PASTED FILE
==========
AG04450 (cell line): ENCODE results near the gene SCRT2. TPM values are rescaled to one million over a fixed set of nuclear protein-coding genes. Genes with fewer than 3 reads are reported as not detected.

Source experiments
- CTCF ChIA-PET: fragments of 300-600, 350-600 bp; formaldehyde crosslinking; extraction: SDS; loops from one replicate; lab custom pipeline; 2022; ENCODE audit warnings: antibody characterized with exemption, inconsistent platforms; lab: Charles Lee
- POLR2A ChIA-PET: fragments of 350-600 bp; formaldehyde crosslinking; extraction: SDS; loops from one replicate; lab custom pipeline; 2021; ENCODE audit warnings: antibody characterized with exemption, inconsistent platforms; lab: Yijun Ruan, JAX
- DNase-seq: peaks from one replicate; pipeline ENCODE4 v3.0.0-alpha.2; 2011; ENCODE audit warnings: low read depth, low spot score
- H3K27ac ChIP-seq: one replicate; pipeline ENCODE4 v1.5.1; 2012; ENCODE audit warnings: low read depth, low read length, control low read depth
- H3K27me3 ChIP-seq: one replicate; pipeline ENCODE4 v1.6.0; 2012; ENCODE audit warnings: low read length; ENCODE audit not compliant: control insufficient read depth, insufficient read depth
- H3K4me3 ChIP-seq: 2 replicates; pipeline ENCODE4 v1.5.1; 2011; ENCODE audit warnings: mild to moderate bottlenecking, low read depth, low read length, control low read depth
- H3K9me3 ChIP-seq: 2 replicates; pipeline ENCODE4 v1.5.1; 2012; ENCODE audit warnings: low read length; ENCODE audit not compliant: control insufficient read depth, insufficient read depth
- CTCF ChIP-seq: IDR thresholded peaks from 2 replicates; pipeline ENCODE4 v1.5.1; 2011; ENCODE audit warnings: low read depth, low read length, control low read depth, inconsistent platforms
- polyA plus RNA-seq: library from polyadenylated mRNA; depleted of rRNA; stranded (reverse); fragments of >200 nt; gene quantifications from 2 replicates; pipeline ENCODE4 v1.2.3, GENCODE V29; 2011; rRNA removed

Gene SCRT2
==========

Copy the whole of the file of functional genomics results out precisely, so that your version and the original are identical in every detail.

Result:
AG04450 (cell line): ENCODE results near the gene SCRT2. TPM values are rescaled to one million over a fixed set of nuclear protein-coding genes. Genes with fewer than 3 reads are reported as not detected.

Source experiments
- CTCF ChIA-PET: fragments of 300-600, 350-600 bp; formaldehyde crosslinking; extraction: SDS; loops from one replicate; lab custom pipeline; 2022; ENCODE audit warnings: antibody characterized with exemption, inconsistent platforms; lab: Charles Lee
- POLR2A ChIA-PET: fragments of 350-600 bp; formaldehyde crosslinking; extraction: SDS; loops from one replicate; lab custom pipeline; 2021; ENCODE audit warnings: antibody characterized with exemption, inconsistent platforms; lab: Yijun Ruan, JAX
- DNase-seq: peaks from one replicate; pipeline ENCODE4 v3.0.0-alpha.2; 2011; ENCODE audit warnings: low read depth, low spot score
- H3K27ac ChIP-seq: one replicate; pipeline ENCODE4 v1.5.1; 2012; ENCODE audit warnings: low read depth, low read length, control low read depth
- H3K27me3 ChIP-seq: one replicate; pipeline ENCODE4 v1.6.0; 2012; ENCODE audit warnings: low read length; ENCODE audit not compliant: control insufficient read depth, insufficient read depth
- H3K4me3 ChIP-seq: 2 replicates; pipeline ENCODE4 v1.5.1; 2011; ENCODE audit warnings: mild to moderate bottlenecking, low read depth, low read length, control low read depth
- H3K9me3 ChIP-seq: 2 replicates; pipeline ENCODE4 v1.5.1; 2012; ENCODE audit warnings: low read length; ENCODE audit not compliant: control insufficient read depth, insufficient read depth
- CTCF ChIP-seq: IDR thresholded peaks from 2 replicates; pipeline ENCODE4 v1.5.1; 2011; ENCODE audit warnings: low read depth, low read length, control low read depth, inconsistent platforms
- polyA plus RNA-seq: library from polyadenylated mRNA; depleted of rRNA; stranded (reverse); fragments of >200 nt; gene quantifications from 2 replicates; pipeline ENCODE4 v1.2.3, GENCODE V29; 2011; rRNA removed

Gene SCRT2